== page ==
“I think this is the one which has the most interaction, where they seem to be listening the most,” she said.

More public meetings about the 34th Street design are scheduled for March 30th and 31st.

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NY Bus Crash: World Wide Travel Safety Record Not So Bad

Monday, March 14, 2011

Click to enlarge. (Data: Federal Motor Carrier Safety Administration)

(Alex Goldmark, Transportation Nation) The bus company at the center of the New York crash that killed 15 people on Saturday morning has a safety record better than average in several categories, according to Federal Motor Carrier Safety Administration data.

That's an image above of a snapshot from the company's safety record in the FMCSA data. Click to enlarge.

World Wide Travel of Greater New York operates 13 buses with 75 drivers,  according to the data. Forty-three random safety inspections over the past 24 months have found just one violation. That includes both driver and vehicle inspections. The company had one bus pulled off the road out of 16 vehicle inspections--6.2 percent--for a violation so serious it amounted to an immediate hazard. The national average is substantially higher --  at 20.7 percent of inspections failed.

Even so, New York elected officials are calling for greater regulation of the intercity bus industry, which has grown rapidly in recent years.

World Wide also does better than the national average on driver inspections which examine the certifications, license endorsements and log books of drivers. These inspections are meant to reveal if a driver is on the road more than the maximum 10 hours in a 15 hour work day. World Wide had no drivers fail in the  inspections 27 past inspections.

World Wide has had two crashes resulting in injuries over the past two years.

We'll bring you more on the safety record and regulations of intercity buses as the day goes on.

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Report: $5 a Gallon Gas Would Mean 1.5 Billion More Transit Trips

Monday, March 14, 2011

(Andrea Bernstein, Transportation Nation)  At $4 a gallon, transit systems would see almost 700 more passenger trips.  At $5 a gallon -- nearly 1.5 billion.  That's the conclusion of a report out this morning by the American Public Transit Association.

Using data from 2008 and other times in recent history,when gas prices have spiked, APTA  is projecting that transit systems will see more riders if gasoline prices continue to rise.

But since 2008, many municipalities have severely curtailed transit services, or even eliminated them entirely.  APTA says its model takes this into account.

The report says "many of the public transit systems across the country are already seeing increases in the month of February, some reaching double digits.  For instance; the South Florida Regional Transportation Authority in Pompano Beach, FL increased by 10.6  percent; Southeastern Pennsylvania Transportation Authority of Philadelphia, PA increased by 10 percent; The Capitol Corridor Joint Powers Authority of Oakland, CA increased by 14 percent and the Utah Transit Authority in Salt Lake City Utah increased by 12 percent."

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TN Moving Stories: NY's $14m Fare Beaters, and NJ's Legal Bills to Fight ARC Tunnel Repayment Mounting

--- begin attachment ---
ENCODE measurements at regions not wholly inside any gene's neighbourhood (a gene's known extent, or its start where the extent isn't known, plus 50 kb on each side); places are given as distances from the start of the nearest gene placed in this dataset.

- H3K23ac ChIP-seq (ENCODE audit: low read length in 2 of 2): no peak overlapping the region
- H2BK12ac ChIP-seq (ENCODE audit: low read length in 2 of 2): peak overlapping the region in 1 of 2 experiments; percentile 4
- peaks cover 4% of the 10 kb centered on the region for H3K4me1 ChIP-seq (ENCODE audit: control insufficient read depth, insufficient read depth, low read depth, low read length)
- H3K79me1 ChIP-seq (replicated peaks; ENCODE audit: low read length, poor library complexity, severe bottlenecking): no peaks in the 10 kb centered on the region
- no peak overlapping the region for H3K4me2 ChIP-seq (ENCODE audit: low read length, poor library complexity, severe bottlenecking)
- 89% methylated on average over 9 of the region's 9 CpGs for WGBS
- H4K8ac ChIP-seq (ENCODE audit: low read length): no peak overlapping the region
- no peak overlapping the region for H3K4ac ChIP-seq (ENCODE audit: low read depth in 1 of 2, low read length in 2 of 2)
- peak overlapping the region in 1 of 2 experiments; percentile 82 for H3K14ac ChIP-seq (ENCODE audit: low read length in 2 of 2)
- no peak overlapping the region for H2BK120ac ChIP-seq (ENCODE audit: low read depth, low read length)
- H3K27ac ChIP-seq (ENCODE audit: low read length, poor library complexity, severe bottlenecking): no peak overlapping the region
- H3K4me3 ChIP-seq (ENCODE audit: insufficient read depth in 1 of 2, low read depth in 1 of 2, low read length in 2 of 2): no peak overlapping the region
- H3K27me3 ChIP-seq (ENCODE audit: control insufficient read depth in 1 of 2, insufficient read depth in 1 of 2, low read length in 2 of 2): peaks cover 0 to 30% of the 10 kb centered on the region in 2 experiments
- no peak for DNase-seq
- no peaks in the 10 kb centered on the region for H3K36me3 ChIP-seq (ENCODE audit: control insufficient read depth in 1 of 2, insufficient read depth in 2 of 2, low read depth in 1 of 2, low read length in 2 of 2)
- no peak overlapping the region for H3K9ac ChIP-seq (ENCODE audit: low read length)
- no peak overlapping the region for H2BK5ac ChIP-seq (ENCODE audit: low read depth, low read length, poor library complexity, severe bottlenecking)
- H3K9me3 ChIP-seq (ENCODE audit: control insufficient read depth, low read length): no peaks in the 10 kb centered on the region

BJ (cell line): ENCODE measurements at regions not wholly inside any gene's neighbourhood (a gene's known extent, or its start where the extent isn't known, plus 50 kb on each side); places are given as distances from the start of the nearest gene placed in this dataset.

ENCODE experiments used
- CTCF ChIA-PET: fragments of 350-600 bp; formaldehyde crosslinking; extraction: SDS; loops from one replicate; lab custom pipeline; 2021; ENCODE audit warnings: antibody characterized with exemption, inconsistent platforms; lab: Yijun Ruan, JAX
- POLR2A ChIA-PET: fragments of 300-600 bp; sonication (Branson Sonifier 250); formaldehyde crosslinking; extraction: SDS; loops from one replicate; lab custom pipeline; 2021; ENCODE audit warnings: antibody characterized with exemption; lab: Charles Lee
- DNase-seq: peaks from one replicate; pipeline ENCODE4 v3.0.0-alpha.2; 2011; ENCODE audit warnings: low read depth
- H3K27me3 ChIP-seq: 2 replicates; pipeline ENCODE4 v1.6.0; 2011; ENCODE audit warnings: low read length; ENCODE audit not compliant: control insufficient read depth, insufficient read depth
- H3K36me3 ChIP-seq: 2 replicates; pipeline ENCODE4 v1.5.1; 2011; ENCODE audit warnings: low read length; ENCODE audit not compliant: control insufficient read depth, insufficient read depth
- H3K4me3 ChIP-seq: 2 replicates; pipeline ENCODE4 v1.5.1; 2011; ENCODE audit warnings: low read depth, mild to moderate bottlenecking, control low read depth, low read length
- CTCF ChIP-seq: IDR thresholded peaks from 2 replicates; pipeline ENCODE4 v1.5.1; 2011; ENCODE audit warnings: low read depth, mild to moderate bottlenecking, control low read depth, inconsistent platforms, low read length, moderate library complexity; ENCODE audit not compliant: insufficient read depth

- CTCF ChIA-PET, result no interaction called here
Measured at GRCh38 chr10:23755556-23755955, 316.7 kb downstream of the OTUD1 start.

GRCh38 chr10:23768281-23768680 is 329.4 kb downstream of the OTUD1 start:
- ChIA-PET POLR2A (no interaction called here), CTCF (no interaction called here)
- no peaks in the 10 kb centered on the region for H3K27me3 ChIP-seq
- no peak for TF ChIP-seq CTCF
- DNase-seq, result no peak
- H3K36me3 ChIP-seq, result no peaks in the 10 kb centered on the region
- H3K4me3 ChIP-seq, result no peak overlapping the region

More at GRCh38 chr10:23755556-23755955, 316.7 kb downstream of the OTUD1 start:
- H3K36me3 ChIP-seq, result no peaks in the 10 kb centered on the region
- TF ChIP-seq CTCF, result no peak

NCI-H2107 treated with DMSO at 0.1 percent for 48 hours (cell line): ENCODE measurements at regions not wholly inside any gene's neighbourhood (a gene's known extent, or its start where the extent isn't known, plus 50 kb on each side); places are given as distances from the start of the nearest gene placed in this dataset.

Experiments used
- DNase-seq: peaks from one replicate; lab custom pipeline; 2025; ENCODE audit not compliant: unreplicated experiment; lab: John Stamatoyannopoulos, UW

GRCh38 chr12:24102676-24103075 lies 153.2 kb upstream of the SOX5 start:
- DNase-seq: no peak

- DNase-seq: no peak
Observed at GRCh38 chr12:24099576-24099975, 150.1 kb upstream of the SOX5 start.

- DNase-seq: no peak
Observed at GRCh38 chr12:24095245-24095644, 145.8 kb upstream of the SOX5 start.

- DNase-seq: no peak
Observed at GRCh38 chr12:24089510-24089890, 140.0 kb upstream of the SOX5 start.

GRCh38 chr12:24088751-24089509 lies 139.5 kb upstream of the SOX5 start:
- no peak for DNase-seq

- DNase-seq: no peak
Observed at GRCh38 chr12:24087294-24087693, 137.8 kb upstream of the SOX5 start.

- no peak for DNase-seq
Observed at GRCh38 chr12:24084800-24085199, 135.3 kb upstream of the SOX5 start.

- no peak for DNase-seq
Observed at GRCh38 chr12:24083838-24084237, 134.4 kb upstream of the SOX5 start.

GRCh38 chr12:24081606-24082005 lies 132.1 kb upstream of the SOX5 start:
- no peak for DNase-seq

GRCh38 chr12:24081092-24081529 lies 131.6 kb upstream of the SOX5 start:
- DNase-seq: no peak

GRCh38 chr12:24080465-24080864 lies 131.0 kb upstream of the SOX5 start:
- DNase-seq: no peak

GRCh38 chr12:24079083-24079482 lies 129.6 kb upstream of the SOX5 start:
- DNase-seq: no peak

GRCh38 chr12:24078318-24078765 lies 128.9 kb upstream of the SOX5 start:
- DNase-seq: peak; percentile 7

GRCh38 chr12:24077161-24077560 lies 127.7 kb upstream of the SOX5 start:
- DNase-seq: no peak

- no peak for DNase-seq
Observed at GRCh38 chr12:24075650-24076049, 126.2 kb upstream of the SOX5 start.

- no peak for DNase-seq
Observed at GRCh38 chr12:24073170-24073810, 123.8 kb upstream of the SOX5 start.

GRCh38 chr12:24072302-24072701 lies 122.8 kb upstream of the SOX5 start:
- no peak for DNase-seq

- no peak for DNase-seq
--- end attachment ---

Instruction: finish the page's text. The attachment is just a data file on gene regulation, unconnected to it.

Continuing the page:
Monday, March 14, 2011

A blind man in California uses echolocation to ride a bike. (NPR)

The NY Times Week in Review takes a look at anti-bike lane sentiment, and offers an interesting theory about bike lane acceptance and normative behavior: Yeah, mini-van drivers are unhappy, Elisabeth Rosenthal writes,   "But of course, that is partly the point. As a matter of environmental policy, a principal benefit of bike lanes is that they tip the balance of power away from driving and toward a more sustainable form of transportation." (New York Times)

New York plans a $3 billion overhaul to the waterfront - complete with more waterfront parks and biking paths, dredging for bigger ships, and more ferries. (AP via WSJ)

Fare beaters cost NY's MTA $14 million annually. (New York Daily News)

So far, NJ has racked up a $330,000 legal bill in its fight with the feds over the repayment of ARC money. (Star-Ledger)

DC's DOT is considering new regulations for curbside intercity buses. (Washington Post)

"Smart bridges" use electronic sensors to check structural health. (New York Times)

Top Transportation Nation Stories we're following: Florida's high-speed rail money will be available to other states through a competitive process. If gas hits $5 a gallon, that could mean over a billion new trips on public transit. And economists are weighing in on the bike lane debate.

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Bike Lane Economic Debate Rages

Sunday, March 13, 2011

(Andrea Bernstein, Transportation Nation)   The economic blogs are aflame with a debate prompted by a John Cassidy item in the New Yorker on why he thinks bike lanes are "a classic case of regulatory capture by a small faddist minority intent on foisting its bipedalist views on a disinterested or actively reluctant populace."

That prompted this from Reuters Felix Salmon:

"On top of that, every driver who decides to bicycle on one of the new lanes is one less driver for Cassidy to compete with in crosstown gridlock. By rights, he should be loving the way that bike lanes are reducing the number of cars on the road, rather than railing against them. But for all that he claims to be “wonky” in this post, it’s clear that he’s much more interested in coming up with any conceivable justification for his already-existing prejudices than he is in dispassionate analysis. The fact is, it’s the bicyclists who have all the data on their side. The car lobby just has inchoate rants."